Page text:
Determining right and wrong is something we are taught from a very young age. Barring cultural relativism, it is an instinct that we are trained to follow in order to be part of a functioning and peaceful society.
Share don’t steal, protect others and do no harm, be honest and don’t lie, etc. When an opportunity comes our way to make a moral choice we calculate many factors; our likelihood of getting caught, its impact on others, and the consequence of not doing the right thing. To complicate matters further we may sometimes do the right thing for selfish reasons; if I do the right thing publicly I will be praised and I can boast, if I do the right thing now I won’t feel bad about doing something wrong later. It can be difficult to always do the right thing, we often justify our more benign offenses by karmically balancing our right and wrong deeds.
Video game franchises such as The Witcher, Mass Effect, and Fallout provide us with a virtual space where we can experiment with moral decisions. Being a good character or a bad character without real world implications is a freeing experience. It allows players to explore what it means to be truly good or evil and the impact it has on them emotionally. Playing as a good character rewards the player with reputation and deference, but requires discipline and sacrifice. Playing as a bad character allows for indulgence and collateral damage, but comes with the guilt of harming others even if with nothing more than words.
The infamous franchise Grand Theft Auto allows the player to both shoot pedestrians and return stolen wallets, to run over people and give rides to hitchhikers, to rob people of their money and tip street performers. It is choice that determines the experience.
When a player decides to follow a dark urge a game can provide them with consequence, guilt, and even shame at times by remembering and reacting to their morally wrong choices. It reinforces the ideals of society by mimicking them, and in that sense allows the player to enact evil, to feel the emotional reaction to bad behavior, and internalize it.
This learning experience for a normal person makes them healthier in the real world because they have an outlet, instead of seeking real world violence they can release their intentions in a game of war where they must fight an enemy. However, if a person enacts morally wrong behavior in a game and follows through with similar behavior in the real world, that person, uniquely chose to commit to a morally wrong lifestyle. Instead of the games they play impacting them as an individual it must be understood that their playstyle and lifestyle were always a reflection of themselves as individuals.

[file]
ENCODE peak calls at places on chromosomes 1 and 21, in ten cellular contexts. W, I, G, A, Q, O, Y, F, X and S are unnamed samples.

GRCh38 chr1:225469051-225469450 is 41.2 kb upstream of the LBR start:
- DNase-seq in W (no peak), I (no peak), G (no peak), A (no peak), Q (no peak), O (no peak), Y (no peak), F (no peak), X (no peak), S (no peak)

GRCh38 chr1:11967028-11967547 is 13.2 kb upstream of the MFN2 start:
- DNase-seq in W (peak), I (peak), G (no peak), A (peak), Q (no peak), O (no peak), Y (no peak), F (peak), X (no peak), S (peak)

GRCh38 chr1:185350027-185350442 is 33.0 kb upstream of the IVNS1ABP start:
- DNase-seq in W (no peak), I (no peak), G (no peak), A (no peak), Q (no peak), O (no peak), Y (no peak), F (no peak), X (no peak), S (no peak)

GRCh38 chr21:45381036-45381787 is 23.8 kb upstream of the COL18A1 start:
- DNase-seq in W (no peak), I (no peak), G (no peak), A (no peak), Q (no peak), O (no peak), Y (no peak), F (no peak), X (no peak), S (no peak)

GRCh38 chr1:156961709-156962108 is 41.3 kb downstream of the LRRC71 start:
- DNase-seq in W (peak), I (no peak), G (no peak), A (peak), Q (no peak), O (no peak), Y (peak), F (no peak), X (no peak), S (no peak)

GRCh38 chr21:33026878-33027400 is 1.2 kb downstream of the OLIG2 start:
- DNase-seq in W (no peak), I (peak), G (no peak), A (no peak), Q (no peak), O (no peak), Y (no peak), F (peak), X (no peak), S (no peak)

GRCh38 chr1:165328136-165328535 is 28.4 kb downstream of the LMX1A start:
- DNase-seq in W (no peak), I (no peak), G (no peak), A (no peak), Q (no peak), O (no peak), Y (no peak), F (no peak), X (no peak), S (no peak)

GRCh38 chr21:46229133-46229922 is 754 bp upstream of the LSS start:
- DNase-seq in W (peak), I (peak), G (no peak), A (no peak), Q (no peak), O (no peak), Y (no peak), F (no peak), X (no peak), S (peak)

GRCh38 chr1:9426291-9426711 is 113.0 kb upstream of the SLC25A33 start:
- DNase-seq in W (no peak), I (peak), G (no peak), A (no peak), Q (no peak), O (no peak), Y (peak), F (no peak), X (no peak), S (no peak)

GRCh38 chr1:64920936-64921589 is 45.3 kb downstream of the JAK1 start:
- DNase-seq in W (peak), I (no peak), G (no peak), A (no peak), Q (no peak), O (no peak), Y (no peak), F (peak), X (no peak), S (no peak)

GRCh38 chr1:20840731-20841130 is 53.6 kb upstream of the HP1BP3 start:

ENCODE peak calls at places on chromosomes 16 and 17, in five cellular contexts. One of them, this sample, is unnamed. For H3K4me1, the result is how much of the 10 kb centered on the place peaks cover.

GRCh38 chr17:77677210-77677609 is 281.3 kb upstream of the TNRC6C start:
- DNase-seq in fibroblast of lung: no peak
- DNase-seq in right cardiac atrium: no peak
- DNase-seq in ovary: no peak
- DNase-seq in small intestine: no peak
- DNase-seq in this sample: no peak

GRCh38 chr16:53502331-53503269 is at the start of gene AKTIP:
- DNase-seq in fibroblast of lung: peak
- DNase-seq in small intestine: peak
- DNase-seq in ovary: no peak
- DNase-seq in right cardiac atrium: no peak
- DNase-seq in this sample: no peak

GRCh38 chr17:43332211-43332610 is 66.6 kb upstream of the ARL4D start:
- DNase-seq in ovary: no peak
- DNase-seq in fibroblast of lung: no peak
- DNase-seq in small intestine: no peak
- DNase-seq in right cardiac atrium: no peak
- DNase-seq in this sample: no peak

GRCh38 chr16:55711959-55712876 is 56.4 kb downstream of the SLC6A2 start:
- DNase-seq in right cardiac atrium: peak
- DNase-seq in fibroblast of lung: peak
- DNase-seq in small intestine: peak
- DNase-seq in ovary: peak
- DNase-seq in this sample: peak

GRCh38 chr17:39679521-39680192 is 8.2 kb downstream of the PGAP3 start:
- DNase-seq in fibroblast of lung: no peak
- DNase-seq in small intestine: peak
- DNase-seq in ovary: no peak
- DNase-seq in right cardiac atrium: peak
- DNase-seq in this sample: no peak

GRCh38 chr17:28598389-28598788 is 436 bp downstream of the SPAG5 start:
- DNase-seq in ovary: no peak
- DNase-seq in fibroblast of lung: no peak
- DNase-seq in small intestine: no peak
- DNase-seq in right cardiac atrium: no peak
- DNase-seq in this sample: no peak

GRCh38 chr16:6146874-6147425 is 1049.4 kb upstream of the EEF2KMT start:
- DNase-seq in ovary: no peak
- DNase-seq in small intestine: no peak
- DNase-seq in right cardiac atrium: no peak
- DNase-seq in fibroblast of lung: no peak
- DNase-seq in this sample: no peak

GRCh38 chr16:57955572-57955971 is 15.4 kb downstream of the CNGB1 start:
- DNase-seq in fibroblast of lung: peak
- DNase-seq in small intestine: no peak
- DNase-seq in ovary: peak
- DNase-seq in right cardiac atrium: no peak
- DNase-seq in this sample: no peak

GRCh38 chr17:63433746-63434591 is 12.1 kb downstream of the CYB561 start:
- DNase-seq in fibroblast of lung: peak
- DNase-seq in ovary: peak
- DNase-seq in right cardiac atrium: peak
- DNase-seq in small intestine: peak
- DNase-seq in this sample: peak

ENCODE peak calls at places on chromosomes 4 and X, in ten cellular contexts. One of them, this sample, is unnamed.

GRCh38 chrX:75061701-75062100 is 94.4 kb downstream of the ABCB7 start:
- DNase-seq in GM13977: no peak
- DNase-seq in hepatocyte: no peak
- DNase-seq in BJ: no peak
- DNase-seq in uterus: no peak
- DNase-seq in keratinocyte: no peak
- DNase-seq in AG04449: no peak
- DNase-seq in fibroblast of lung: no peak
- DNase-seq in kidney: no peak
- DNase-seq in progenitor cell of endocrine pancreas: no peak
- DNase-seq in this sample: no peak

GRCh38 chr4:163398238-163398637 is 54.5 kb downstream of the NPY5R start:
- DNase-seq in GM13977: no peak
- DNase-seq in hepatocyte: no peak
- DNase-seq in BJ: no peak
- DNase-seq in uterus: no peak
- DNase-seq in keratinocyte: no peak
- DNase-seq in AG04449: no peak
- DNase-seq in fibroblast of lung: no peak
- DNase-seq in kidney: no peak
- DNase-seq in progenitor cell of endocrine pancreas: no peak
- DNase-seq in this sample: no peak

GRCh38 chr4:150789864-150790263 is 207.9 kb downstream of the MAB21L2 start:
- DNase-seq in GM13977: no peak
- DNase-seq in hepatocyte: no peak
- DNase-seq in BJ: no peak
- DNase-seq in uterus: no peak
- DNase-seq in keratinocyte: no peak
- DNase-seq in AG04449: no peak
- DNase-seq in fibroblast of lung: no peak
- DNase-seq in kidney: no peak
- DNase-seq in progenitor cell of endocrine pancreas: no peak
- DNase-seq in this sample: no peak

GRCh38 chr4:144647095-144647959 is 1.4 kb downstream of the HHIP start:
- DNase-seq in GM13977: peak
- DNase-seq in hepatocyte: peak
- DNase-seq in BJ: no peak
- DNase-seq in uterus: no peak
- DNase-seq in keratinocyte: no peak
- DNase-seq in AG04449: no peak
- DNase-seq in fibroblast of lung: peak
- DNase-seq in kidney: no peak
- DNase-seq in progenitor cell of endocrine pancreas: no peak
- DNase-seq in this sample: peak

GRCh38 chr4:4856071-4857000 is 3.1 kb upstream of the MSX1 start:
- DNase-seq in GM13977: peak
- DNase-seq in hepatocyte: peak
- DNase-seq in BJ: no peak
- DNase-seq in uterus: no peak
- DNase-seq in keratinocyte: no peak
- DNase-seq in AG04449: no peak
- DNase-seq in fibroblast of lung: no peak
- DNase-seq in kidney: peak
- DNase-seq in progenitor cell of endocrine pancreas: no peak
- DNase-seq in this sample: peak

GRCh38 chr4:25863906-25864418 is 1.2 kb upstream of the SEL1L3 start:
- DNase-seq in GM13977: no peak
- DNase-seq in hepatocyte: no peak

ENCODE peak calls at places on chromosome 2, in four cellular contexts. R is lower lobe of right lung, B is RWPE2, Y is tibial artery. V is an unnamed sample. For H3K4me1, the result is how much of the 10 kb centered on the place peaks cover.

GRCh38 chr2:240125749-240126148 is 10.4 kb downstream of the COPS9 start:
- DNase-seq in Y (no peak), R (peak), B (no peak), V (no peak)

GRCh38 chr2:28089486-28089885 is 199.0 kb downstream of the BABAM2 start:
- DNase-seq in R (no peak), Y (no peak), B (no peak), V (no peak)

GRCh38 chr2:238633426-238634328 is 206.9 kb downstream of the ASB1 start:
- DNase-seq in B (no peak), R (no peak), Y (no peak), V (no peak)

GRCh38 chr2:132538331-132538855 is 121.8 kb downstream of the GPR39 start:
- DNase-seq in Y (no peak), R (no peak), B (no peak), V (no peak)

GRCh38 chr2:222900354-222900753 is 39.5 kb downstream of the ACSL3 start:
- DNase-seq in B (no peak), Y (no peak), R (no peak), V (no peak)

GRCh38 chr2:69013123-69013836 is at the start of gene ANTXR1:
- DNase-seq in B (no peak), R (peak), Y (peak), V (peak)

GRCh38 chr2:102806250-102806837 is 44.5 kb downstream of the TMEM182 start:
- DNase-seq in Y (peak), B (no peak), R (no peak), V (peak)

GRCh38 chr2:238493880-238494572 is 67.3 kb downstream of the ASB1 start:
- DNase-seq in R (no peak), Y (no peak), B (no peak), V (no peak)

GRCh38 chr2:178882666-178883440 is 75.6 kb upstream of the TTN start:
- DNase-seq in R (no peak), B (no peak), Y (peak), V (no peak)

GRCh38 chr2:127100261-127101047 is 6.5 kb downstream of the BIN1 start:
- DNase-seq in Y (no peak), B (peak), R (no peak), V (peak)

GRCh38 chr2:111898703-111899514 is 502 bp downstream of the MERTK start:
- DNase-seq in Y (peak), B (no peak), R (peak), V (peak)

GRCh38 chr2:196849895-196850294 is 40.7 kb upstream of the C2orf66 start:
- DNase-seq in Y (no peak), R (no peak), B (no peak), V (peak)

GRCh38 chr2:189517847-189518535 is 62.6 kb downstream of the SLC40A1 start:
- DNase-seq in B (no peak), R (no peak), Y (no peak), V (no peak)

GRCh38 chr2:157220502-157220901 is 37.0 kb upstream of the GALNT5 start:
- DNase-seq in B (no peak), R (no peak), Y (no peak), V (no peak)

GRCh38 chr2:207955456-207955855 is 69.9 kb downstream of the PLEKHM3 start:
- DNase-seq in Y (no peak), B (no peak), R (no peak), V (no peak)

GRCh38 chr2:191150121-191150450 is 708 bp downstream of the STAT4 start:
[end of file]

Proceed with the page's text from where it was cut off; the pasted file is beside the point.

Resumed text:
The truth is that human nature exists in all of us; to falter and to do the wrong thing from time to time. If we are to learn from our errors in judgement and the true value of being a good person is it not preferable that we have a chance to do so in a virtual space? It is important to understand what a game reinforces in terms of a player’s goals and the game’s rewards. Games that include adult themes and allow players to dive into immoral behavior should be scrutinized for audience as with any art form. However, we must not be so quick to dismiss games which allow players to confront the darker side of humanity. The exercise of seeing the opportunity to do wrong and choosing to do right is not only a powerful gameplay experience but also one that promotes morality through the conflict of choice.
Andrew Mantilla is a ludologist and video game journalist for Play Professor. You can check out more of his content on Facebook, Twitter, Instagram, and Youtube.
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